What Happened to Fast-Food Workers When San Jose Raised the Minimum Wage?

By:  Eric Morath


A 25% minimum-wage increase in San Jose, Calif., didn’t cause the region’s fast-food franchises to stop hiring. But it might have caused some heartburn.

A 2012 ballot initiative, started by San Jose State University students, resulted in a $2 increase to the city’s minimum wage. Opponents of the increase said it would lead to job losses. Initial data suggests that isn’t the case.

The pace of hiring at fast-food joints and other quick-service restaurants in the metro San Jose area slowed in December 2012 and January 2013. That was after San Jose voters approved the measure in November 2012 but before the increase took effect in March 2013.

Fast-food hiring in the region accelerated once the higher wage was in place. By early this year, the pace of employment gains in the San Jose area beat the improvement in the entire state of California. Nearly half of all minimum-wage workers are employed in food service.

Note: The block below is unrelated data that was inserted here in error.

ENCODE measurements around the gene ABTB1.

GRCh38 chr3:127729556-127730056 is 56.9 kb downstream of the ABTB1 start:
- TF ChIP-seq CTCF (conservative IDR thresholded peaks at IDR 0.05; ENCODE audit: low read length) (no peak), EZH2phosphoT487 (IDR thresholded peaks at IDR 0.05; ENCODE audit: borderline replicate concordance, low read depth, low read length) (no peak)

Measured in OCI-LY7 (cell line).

The city of San Jose accounts for about half the population in the metro area, which also includes Santa Clara and Sunnyvale. The minimum wage in those neighboring cities is $8 an hour, matching the state level. (San Jose’s minimum wage rose in January to $10.15 an hour from $10 due to an automatic inflation adjustment.)

The results are far from conclusive. Still, they seems to fit with studies that found minimum-wage increases at a local level haven’t led to significant job losses at fast-food restaurants.

Those local findings stand in contrast to a recent study by the nonpartisan Congressional Budget Office. In a February report, the CBO estimated raising the federal minimum wage to $10.10 an hour from $7.25 would reduce U.S. employment by 500,000 while pulling 900,000 people out of poverty.